So as you can see, in just two days, my reach is much better than Facebook, for less. You’ll notice that the target audience is a lot smaller on Goodreads (20K vs. 400K), but who cares if it’s getting seen and acted upon? And from what I can tell, those 6 clicks resulted in the book being added 6 times by unknown people during that time period, a 100% success rate.

Perhaps the other difference is that folks on Goodreads are there for books and only books and so they’re more willing to look at the ads, whereas on Facebook, the audience is now trained to ignore that sidebar of ads that usually pushes dating sites and getting cheap insurance, things that normally don’t appeal to us?

Another option that Goodreads has is the ability to create multiple ads under one campaign, pulling from one bank of money you set up. So in the graphic above, you can see I have two. The first one targets genres, and the second one I’ve created to target specific authors. I’m not sure how either work– does it show to anyone who has those authors listed as their favorites, or only if you’re visiting one of their books? Same with the genre–does it only show if you’re visiting a book in one of those genres, or can it tell which genres a person likes and shows it regardless of where they are on the site?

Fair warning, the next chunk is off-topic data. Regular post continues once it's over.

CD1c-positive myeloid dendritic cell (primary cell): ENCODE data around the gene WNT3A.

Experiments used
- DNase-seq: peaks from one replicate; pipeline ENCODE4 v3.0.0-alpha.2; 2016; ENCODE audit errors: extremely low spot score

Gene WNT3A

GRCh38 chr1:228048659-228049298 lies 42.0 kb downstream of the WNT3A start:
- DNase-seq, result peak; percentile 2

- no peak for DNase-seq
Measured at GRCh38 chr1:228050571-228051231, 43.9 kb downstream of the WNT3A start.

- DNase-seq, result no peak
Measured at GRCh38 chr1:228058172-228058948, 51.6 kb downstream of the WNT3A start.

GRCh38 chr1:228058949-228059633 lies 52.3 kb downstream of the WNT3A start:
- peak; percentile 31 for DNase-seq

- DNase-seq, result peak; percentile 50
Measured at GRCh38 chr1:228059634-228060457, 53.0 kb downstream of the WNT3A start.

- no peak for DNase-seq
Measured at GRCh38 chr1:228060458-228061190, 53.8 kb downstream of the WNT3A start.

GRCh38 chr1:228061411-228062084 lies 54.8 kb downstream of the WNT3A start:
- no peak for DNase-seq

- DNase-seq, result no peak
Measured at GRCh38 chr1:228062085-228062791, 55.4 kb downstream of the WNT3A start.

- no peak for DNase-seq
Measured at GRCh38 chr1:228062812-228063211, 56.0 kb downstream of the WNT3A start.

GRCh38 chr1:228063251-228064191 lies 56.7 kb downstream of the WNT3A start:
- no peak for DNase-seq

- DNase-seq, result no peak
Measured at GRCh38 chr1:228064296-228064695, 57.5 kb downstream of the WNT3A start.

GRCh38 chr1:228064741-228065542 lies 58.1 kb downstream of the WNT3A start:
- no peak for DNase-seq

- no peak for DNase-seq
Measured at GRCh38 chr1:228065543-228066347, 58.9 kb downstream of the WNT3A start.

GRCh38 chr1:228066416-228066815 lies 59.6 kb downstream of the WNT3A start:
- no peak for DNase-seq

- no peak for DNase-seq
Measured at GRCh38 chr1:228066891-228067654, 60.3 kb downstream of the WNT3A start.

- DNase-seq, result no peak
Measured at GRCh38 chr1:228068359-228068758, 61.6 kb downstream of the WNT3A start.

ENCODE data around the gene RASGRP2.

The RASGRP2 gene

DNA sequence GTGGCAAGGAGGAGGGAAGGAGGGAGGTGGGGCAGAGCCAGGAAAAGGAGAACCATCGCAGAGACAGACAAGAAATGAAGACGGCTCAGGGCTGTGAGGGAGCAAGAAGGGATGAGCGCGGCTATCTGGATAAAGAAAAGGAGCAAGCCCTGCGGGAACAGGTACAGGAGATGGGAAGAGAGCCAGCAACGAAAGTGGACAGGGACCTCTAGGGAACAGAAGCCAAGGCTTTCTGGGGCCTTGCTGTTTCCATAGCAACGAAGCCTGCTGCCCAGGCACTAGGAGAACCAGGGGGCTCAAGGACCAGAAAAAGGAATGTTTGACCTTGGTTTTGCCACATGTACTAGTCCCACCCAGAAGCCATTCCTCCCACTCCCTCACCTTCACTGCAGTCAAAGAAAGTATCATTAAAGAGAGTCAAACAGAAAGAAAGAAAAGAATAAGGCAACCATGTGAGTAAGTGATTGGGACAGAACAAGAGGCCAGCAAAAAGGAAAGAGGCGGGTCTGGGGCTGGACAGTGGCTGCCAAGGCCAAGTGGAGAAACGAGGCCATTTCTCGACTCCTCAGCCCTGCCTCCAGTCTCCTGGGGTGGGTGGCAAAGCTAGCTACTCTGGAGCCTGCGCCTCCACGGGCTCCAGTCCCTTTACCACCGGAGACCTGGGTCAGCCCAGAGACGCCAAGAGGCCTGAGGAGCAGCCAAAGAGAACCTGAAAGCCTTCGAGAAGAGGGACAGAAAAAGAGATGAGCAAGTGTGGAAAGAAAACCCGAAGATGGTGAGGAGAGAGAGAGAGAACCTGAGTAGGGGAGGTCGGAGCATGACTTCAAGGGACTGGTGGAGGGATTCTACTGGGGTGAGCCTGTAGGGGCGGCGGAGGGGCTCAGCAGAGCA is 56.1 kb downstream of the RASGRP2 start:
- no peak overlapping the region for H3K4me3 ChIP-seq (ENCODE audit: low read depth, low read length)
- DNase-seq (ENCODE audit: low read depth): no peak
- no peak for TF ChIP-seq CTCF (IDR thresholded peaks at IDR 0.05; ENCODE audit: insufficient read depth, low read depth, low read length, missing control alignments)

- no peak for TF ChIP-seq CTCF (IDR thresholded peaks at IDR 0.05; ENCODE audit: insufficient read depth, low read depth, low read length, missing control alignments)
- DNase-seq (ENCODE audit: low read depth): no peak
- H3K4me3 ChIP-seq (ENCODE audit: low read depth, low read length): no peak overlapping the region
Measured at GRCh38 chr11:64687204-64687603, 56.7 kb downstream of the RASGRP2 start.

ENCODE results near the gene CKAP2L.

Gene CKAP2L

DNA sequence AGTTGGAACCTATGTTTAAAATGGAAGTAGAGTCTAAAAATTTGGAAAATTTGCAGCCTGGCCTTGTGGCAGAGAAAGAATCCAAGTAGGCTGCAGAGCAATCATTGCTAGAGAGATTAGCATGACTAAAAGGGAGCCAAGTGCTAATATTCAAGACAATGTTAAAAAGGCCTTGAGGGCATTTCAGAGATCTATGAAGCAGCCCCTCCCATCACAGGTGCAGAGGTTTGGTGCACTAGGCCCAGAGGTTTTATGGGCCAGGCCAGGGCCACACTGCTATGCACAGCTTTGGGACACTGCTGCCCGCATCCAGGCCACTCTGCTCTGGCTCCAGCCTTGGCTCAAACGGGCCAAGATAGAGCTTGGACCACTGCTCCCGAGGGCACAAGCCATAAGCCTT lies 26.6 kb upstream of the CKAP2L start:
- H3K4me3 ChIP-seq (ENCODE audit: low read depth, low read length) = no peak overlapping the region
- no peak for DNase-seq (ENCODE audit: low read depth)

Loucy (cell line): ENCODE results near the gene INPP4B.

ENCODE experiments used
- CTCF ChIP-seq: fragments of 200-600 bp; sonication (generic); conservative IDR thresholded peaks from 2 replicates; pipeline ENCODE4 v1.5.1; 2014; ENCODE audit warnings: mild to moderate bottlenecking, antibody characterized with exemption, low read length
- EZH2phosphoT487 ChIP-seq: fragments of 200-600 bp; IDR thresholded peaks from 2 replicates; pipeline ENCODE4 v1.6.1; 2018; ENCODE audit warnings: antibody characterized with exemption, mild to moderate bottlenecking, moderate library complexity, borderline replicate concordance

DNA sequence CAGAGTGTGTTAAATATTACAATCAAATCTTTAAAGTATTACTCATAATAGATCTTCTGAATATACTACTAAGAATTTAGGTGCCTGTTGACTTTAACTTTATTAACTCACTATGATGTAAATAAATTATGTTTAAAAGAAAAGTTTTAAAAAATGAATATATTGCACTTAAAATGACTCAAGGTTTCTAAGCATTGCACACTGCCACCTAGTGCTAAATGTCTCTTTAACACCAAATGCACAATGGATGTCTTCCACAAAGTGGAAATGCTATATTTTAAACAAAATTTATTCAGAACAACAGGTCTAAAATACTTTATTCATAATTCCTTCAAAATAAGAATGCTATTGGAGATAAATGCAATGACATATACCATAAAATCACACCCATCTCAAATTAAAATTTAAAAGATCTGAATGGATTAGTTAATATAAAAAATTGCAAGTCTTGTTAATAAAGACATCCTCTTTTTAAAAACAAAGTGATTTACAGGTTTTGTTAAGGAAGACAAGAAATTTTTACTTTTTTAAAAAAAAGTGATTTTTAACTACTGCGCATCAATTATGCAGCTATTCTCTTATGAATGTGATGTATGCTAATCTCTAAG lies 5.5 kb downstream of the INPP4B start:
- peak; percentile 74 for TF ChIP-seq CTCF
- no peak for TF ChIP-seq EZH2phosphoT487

Another possibility is that I have my targeting completely wrong on Facebook and that accounts for the lack of success there. But, just from my own browsing experience, I do tend to ignore Facebook ads more than I do Goodreads…

If you haven’t done either, you might be worried about costs getting out of hand if people start clicking on your awesome ad. But don’t worry, both platforms have a threshold amount for you to input your maximum. For Facebook, I set it up for $2/day and for Goodreads I set it up with a bank of $4 and have it auto-end when I run out of money.

Have you used either one? What success have you had with them?